79512-2 & 79818-2
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Check out these hilariously clever lyrics to Paolo Conte's "First Steps" on his Reveries album:

And so it will start, the monkey and the music practicing together the invisible dance. The medium's been in a trance since the afternoon - but don't worry, it's only the first steps
See how far I look, very far, too far... the savannah is close by, very close - too close.
I want peanuts, peanuts from your vegetarian hands, from now until tomorrow. But do you want me?
Against your gusty sky appears, disappears and the reappears my honest face smiling at you and giving you
a banana skin and singing for you, if you want, an African lament.
But, do you want me?
The hand is sensitive, the foot is also prehensile, do you want to give me a cold shiver? I would die in your arms... and you know it...

Now add one of those gravelly ultra-masculine voices. It makes females twitch with lust. It sings more in a poetic narrative than any fully-formed athletic do-re-mis. It's always impossibly virile, seductive and confidently secure of its effects without seemingly noticing. Then stir in heavy infusions of Italian charm and elegance. Fold under Paolo's Jazzy piano and a clearly sharp intellect attracting all kinds of creative inspirations to itself like a spiralling magnet. Presto - you've got the basic makings of this very unconventional Italian artist and his joie-de-vivre art.

Expansively intelligent, always cross-fertilizing, sophisticated yet never serious or self-conscious, listening to Conti tunes transports you into seedy Tango bars or bizarre traveling circuses. You spot references to films and books, delve head-first into musical montages of stylistic fragments seemingly on a fatal collision course ( say a Parisian musette waltz with American military movie fanfares), yet never at odds with each other, always surrounded by Picasso-esque boundless imagination.

Born in Asti/Northern Italy in 1937, Paolo Conte is a self-professed Jazz and visual arts aficionado who played the vibraphone in multiple small touring bands. By 1960, his songwriting efforts had captured the imagination of established singers like Bruno Lauzi, Adriano Celentano, Enzo Jannacci, Patty Pravo and Caterina Caselli. However, it wasn't until 1974 that this previous lawyer and smiling intelligensnik began recording himself. "Un Gelato Al Limon" and "Paris Milonga" became hits in 1979 and a 1984 recording, as before simply called Paolo Conte, proved highly successful and saw a sold-out tour through Italy in its wake that was also captured on the live double album Concerti.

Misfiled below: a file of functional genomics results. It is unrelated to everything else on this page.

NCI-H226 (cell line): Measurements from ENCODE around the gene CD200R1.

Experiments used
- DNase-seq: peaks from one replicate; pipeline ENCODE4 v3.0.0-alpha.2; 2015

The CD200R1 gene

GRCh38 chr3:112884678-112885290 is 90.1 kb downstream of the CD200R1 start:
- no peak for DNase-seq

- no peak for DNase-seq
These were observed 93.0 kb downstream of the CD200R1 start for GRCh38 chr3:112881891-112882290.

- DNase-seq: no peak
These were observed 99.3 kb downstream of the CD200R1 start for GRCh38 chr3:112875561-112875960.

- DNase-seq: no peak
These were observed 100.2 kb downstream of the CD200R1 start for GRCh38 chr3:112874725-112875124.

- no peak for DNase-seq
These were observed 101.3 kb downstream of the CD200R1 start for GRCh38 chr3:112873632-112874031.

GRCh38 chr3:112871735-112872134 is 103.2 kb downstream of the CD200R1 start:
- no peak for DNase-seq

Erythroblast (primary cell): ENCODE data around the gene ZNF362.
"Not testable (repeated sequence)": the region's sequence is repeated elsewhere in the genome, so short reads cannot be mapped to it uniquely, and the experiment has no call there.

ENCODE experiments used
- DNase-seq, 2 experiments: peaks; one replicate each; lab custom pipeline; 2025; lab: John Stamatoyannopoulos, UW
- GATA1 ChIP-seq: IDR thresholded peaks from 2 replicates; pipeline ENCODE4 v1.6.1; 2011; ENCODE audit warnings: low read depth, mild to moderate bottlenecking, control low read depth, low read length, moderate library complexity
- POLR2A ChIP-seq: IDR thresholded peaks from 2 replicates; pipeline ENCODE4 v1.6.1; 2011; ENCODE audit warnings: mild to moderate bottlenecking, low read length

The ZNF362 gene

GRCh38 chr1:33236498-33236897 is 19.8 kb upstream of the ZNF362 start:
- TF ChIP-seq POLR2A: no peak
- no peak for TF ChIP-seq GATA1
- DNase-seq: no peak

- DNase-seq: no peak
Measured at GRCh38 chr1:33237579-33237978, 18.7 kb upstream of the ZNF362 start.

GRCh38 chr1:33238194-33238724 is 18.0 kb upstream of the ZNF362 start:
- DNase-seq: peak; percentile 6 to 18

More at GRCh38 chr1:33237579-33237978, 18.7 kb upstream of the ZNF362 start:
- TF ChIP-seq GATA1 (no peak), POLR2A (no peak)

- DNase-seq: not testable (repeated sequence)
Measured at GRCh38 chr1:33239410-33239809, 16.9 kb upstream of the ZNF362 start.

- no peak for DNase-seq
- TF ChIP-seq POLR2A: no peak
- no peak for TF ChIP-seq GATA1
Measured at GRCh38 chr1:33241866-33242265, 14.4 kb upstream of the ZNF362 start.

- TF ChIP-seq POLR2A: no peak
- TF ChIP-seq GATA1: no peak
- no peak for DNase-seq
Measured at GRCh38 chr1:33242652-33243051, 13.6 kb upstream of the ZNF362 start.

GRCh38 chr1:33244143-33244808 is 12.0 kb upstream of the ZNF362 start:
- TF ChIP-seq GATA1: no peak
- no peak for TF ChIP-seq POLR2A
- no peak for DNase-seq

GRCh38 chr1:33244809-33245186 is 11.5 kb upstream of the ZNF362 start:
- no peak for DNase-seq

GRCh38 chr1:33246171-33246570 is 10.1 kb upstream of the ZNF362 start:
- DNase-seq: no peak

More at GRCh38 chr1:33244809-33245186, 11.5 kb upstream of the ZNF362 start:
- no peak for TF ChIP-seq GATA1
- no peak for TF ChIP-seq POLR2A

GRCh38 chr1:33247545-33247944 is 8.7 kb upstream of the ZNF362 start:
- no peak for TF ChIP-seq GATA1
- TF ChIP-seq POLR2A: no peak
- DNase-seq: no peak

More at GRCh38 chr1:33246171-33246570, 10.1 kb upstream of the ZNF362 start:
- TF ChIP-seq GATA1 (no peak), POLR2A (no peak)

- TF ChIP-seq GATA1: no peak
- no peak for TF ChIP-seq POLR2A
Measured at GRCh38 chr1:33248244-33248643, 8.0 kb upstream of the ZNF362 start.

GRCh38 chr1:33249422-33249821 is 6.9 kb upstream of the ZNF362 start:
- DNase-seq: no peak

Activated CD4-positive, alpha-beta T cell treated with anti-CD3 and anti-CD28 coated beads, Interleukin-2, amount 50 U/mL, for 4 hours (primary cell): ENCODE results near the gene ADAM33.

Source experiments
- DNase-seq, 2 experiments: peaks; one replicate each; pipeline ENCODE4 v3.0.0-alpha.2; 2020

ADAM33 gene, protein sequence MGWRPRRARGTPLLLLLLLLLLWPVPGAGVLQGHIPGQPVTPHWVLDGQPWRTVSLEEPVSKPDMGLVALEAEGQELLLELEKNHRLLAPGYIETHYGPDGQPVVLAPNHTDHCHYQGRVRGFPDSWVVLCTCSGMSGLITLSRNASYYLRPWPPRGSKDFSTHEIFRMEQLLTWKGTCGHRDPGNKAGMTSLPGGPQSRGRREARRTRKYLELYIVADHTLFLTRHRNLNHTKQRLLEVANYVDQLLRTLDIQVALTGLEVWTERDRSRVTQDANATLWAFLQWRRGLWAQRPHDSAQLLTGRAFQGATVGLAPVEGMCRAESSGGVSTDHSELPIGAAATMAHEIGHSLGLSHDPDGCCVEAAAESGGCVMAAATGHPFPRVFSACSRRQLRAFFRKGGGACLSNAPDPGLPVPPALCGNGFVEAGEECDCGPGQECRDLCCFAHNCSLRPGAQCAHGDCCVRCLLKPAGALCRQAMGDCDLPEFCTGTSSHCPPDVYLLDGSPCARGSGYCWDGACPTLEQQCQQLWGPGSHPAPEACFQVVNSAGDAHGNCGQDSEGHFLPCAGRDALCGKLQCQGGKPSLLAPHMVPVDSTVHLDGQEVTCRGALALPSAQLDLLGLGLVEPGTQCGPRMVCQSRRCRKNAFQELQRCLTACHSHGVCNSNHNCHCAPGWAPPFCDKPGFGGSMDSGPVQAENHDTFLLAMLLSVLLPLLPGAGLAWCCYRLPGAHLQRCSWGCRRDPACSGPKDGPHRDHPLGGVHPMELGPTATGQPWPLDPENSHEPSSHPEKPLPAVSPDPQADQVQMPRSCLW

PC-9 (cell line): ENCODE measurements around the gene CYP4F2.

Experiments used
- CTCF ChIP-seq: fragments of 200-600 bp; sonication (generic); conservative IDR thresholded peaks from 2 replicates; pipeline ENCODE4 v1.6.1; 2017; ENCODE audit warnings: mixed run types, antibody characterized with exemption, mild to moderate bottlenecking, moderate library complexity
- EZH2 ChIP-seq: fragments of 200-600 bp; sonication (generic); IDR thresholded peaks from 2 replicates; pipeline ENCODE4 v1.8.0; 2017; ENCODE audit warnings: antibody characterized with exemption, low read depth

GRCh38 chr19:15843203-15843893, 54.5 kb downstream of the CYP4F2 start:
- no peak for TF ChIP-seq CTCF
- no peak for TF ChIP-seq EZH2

1987's Aguaplano meant touring abroad, meant gold and platinum recognitions in Holland, meant two nights at NYC's Blue Note and appearances at Jazz meets in Montreux, Montreal, Cagliari, Juan les Pins and Nancy. 1990's Parole D'amore Scritte A Macchina experimented with modernism while 1992's Novecento returned Conti to his roots. More albums and tours followed and The Best of was released on Nonesuch in 1997 to mark Conti's debut in the US. It was promptly voted "Record of the Year" by Rolling Stone and The New Yorker.

Conte is presently said to be finishing a life's multi-media dream project, Razmataz, set in 1920's Paris as a meeting between "old European and young black music. 1800 illustrated drawings become a sequenced montage to accompany the music and dialogue. This series of songs, taking shape in a wide range of styles that reflect the innovation and fusion of this 1920s cultural crossroad in Paris, is envisioned to be performed as a musical."

Strong cabaret elements mix inseparably with minimalist Jazz cool, croaking trombones, wheezy saxes and soapy strings create milieu, a Kletzmer clarinet enters from stage left, Conti does charming doowop scatting and you feel transported into a musical Dali painting where wit, genius and a certain amount of inspired insanity coexist like old friends trading war stories both historical and implausible. This is the general subtext on which both albums shimmy, shuffle and swing. It's not like anything else in particular except it's unmistakably European. And appearing on Nonesuch guarantees superior sonics for a full-blown Conte love fest that will have you enter a bygone world where time passed more slowly, always more slowly, and people were well read and proudly delighted in being cultured.